When a company develops a training program that is successful, it's not unusual for members of the training department to form a separate group to market and sell the program to other companies. It's unusual, however, when a company markets the program externally without forming a separate group, the way Florida Power Corp. has.
After developing an extensive, competency-based training program in the early 1980s, Florida Power, a utility based in St. Petersburg, Florida, came into prominence after winning two national training awards. What followed were calls from companies all over the U.S. and countries as far away as Australia and South Africa, wanting to know more about the program.
Walt Thurn, manager of employee development for Florida Power, would usually repond to these calls by sending out background information on the program or copies of the various magazine articles that had been written about it. Sometimes he would follow up with a phone call to answer any other questions the companies might have.
The calls continued, but now a new question was being asked: Would Florida Power be interested in selling its training services? It had never occurred to Thurn to do this, but when Freeport Power, a utility based in the Bahamas, was so serious about this proposition that it sent representives to Florida to look at its training facilities, he began to give this concept some serious thought.
Thurn was interested but knew his biggest obstacle would be presenting such an idea to upper management. How could he convince them to sell the competency-based training that Florida Power had spent thousands of dollars developing and implementing? Even more difficult was how would he convince them that it wouldn't interfere in the training of its own employees.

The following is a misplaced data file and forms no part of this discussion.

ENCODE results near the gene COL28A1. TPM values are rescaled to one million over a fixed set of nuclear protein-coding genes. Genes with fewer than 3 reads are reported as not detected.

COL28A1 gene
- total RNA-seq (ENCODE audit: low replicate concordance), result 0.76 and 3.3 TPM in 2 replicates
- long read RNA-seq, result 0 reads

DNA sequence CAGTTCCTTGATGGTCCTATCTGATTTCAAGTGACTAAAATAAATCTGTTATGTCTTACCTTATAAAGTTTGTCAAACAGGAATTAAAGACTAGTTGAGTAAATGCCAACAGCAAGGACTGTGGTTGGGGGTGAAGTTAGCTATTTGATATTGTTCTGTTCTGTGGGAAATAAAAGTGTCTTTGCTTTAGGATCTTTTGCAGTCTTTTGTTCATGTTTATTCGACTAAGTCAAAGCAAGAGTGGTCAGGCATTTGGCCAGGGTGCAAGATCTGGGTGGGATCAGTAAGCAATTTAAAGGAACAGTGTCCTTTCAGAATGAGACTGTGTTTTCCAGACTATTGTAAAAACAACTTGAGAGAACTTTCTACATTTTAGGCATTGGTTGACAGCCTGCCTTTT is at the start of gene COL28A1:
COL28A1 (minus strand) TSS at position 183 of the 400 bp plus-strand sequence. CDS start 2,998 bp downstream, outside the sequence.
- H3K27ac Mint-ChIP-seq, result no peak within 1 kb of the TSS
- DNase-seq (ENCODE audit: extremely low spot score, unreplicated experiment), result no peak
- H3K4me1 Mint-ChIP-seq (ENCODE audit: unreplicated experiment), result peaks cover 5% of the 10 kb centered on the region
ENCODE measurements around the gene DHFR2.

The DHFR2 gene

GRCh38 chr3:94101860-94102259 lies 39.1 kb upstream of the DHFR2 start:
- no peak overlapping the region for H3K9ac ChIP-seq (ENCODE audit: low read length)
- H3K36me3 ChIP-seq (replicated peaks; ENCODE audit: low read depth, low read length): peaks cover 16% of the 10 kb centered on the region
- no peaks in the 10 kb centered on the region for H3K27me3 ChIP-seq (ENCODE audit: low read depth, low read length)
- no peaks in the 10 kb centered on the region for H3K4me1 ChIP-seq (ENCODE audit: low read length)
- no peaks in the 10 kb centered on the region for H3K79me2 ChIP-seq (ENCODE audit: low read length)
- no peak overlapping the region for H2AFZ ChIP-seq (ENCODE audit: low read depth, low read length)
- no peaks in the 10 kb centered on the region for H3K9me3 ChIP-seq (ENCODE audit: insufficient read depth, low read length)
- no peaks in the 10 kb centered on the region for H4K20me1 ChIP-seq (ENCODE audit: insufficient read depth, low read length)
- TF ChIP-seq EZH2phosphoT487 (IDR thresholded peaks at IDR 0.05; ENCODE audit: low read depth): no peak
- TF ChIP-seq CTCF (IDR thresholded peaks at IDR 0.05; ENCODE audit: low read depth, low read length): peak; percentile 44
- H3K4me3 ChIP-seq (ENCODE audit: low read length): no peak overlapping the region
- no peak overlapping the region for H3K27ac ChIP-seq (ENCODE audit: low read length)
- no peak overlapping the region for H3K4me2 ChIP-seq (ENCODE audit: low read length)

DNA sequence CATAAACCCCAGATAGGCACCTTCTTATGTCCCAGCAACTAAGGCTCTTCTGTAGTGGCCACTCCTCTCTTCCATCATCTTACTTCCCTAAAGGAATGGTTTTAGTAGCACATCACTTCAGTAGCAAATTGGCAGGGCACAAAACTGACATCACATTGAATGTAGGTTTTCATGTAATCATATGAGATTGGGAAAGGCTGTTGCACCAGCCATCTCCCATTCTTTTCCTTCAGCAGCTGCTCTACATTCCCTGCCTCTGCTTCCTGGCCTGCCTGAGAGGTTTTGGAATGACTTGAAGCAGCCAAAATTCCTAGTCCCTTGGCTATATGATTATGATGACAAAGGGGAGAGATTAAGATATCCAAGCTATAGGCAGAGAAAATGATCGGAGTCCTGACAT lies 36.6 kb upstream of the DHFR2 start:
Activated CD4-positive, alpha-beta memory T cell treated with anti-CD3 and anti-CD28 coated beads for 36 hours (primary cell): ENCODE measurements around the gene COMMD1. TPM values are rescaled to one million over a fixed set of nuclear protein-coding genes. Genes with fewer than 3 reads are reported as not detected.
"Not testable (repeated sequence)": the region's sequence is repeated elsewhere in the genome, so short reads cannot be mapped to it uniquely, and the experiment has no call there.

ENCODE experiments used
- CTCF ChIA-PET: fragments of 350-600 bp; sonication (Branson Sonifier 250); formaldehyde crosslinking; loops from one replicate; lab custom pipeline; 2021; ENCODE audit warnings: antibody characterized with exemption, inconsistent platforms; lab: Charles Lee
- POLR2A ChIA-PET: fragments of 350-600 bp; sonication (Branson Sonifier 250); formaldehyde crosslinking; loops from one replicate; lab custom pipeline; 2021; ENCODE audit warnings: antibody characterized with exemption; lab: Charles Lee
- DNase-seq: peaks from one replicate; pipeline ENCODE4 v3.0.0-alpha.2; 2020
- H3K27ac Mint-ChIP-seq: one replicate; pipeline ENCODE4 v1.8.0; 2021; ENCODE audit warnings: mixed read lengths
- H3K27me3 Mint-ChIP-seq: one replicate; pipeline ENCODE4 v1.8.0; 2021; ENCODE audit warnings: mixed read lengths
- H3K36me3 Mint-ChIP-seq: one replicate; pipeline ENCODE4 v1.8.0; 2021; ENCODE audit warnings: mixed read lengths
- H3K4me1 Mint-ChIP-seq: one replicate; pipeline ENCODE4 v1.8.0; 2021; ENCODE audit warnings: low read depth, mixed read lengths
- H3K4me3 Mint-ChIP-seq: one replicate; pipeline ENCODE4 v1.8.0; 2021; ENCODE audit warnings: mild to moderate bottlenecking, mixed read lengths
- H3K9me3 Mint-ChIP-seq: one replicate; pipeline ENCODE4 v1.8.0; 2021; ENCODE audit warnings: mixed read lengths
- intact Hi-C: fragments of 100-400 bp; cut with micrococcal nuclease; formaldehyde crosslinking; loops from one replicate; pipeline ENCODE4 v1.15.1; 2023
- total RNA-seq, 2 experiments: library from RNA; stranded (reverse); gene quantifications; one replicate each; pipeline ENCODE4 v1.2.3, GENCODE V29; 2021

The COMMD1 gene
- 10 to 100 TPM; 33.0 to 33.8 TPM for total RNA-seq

There was a time when Thurn wouldn't have even thought of approaching upper mangement with this sort of question, but a cultural change that had been taking place in the utility made it possible.
As a company, Florida Power was making an effort to become more efficient with its resources and set out to become one of the most cost-effective companies in the state. Thurn takes pride in proving that this was accomplished by comparing Florida Power to another major utility in the state. Both have about 1.4 million customers, but Florida Power has only 5,500 employees, whereas the other utility has 19,000.
After telling upper management about the proposition from Freeport Power, he pointed out that the summer months are typically slow for the training department because of the number of employees out on vacation and because of summer storms. Thurn had figured out that on average, each employee in the training department (there are 28) had a minimum of two weeks of downtime. To make the department more efficient, why not schedule these employees during this time to do outside training?
It's been more than five years since upper management gave Thurn the go-ahead. During that time, Florida Power has worked with about 20 companies ranging from Walt Disney Co. and Washington Water Power Co. in Spokane to the U.S. Air Force and Salt River Project in Phoenix. There are others that want to be taken on as clients, but Florida Power has had to turn many of them away because there is no room in its training schedule for them.
Perhaps the biggest sign of the program's success is that it has brought in more than half a million dollars in revenue, which has been funneled back into the employee development department. It has also brought the department respect and recognition within the company. In a recent staff meeting, Dave Miller, the company's senior vice president of administrative services, announced that he thought Florida Power had the best technical training in the country.
According to Thurn, the easiest part of getting this program going was having something to sell. Florida Power's competency-based training program, which was deyeloped to train the utility's ground and line workers, is comprehensive. …